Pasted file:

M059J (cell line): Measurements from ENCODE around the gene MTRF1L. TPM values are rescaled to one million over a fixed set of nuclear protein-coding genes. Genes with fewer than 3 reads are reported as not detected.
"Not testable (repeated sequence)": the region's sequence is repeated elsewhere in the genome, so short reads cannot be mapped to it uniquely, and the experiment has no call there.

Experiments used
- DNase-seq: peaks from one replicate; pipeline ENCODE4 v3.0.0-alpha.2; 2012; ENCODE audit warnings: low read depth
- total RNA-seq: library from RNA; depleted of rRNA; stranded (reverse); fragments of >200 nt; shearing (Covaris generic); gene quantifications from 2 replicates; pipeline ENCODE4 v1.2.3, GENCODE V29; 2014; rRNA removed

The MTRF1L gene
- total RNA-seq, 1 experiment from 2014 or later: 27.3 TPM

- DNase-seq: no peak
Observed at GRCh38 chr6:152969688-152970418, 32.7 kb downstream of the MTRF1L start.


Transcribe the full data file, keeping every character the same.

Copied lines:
M059J (cell line): Measurements from ENCODE around the gene MTRF1L. TPM values are rescaled to one million over a fixed set of nuclear protein-coding genes. Genes with fewer than 3 reads are reported as not detected.
"Not testable (repeated sequence)": the region's sequence is repeated elsewhere in the genome, so short reads cannot be mapped to it uniquely, and the experiment has no call there.

Experiments used
- DNase-seq: peaks from one replicate; pipeline ENCODE4 v3.0.0-alpha.2; 2012; ENCODE audit warnings: low read depth
- total RNA-seq: library from RNA; depleted of rRNA; stranded (reverse); fragments of >200 nt; shearing (Covaris generic); gene quantifications from 2 replicates; pipeline ENCODE4 v1.2.3, GENCODE V29; 2014; rRNA removed

The MTRF1L gene
- total RNA-seq, 1 experiment from 2014 or later: 27.3 TPM

- DNase-seq: no peak
Observed at GRCh38 chr6:152969688-152970418, 32.7 kb downstream of the MTRF1L start.